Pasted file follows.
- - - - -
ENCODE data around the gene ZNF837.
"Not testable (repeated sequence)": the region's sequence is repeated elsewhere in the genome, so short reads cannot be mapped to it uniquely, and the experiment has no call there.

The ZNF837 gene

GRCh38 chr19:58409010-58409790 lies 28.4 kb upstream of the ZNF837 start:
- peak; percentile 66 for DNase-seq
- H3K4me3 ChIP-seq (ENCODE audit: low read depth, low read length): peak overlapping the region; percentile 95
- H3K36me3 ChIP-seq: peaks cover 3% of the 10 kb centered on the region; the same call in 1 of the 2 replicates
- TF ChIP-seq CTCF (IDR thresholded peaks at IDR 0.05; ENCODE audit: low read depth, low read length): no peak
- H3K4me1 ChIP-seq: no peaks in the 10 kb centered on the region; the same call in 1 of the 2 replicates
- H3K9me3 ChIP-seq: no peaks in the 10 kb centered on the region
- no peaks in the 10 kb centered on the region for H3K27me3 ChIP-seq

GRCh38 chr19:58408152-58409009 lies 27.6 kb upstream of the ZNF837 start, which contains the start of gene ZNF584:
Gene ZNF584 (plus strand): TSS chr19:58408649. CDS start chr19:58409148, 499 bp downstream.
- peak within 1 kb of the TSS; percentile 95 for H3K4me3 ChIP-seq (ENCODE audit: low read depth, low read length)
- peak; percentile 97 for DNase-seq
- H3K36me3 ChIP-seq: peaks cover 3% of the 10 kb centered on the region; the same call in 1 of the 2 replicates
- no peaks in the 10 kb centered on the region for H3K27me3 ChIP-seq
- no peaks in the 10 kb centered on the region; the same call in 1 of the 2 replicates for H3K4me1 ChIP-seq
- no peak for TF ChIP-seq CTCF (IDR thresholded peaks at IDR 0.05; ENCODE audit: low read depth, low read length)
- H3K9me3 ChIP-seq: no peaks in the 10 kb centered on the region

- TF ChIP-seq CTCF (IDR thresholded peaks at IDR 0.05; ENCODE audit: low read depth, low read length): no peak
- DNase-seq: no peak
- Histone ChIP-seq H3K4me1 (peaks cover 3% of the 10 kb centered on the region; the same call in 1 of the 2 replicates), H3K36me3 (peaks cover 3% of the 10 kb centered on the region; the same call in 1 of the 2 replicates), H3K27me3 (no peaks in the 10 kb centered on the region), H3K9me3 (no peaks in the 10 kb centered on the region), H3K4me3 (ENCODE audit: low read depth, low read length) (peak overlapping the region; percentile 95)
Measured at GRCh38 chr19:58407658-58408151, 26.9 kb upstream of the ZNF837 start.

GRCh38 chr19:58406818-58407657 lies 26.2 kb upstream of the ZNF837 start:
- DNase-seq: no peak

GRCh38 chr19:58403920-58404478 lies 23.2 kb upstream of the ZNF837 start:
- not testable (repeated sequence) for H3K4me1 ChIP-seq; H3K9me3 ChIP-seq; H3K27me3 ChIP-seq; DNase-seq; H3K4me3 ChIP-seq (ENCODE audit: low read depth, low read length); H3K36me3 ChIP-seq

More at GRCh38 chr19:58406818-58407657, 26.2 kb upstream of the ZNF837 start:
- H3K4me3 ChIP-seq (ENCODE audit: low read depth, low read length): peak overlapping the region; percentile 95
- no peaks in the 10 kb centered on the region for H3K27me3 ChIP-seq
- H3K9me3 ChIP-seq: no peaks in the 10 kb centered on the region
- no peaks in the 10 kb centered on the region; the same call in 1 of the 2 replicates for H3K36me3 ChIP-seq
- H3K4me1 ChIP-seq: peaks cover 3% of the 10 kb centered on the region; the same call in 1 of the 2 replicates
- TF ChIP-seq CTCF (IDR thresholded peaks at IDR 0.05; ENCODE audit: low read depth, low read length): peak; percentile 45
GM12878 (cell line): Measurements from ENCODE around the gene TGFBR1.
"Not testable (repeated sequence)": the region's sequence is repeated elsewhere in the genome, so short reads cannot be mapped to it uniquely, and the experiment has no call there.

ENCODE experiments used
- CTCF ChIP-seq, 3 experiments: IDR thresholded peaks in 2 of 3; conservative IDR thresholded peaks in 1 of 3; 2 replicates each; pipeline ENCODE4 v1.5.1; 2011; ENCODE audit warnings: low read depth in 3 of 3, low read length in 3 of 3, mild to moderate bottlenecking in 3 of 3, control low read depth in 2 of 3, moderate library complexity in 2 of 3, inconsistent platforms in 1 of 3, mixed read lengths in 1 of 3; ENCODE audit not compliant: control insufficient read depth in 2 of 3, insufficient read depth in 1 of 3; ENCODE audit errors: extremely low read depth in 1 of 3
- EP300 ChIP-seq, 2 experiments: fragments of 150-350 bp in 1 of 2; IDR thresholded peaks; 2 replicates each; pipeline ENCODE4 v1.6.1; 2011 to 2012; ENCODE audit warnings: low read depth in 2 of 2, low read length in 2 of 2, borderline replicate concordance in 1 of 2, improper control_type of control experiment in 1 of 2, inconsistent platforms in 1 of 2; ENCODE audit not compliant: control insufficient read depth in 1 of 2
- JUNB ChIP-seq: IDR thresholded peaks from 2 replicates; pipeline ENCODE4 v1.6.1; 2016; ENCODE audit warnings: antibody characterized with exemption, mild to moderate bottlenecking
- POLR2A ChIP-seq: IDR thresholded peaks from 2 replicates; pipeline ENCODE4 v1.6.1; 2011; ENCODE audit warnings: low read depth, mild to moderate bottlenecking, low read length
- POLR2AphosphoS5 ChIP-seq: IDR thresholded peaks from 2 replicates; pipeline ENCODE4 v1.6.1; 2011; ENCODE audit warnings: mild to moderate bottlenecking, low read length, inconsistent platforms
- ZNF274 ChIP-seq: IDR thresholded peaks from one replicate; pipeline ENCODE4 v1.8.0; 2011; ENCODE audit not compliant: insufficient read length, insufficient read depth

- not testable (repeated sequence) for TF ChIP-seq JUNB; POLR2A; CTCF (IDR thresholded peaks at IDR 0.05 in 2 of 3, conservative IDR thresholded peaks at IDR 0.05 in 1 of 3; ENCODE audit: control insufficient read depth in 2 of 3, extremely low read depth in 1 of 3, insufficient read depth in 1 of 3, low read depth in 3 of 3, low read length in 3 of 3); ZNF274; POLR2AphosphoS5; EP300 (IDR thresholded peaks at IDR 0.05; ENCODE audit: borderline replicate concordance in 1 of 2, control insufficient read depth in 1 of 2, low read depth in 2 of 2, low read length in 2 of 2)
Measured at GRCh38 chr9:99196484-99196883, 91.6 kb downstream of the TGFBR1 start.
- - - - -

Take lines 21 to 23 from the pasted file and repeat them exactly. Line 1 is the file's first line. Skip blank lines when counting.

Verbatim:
- TF ChIP-seq CTCF (IDR thresholded peaks at IDR 0.05; ENCODE audit: low read depth, low read length): no peak
- DNase-seq: no peak
- Histone ChIP-seq H3K4me1 (peaks cover 3% of the 10 kb centered on the region; the same call in 1 of the 2 replicates), H3K36me3 (peaks cover 3% of the 10 kb centered on the region; the same call in 1 of the 2 replicates), H3K27me3 (no peaks in the 10 kb centered on the region), H3K9me3 (no peaks in the 10 kb centered on the region), H3K4me3 (ENCODE audit: low read depth, low read length) (peak overlapping the region; percentile 95)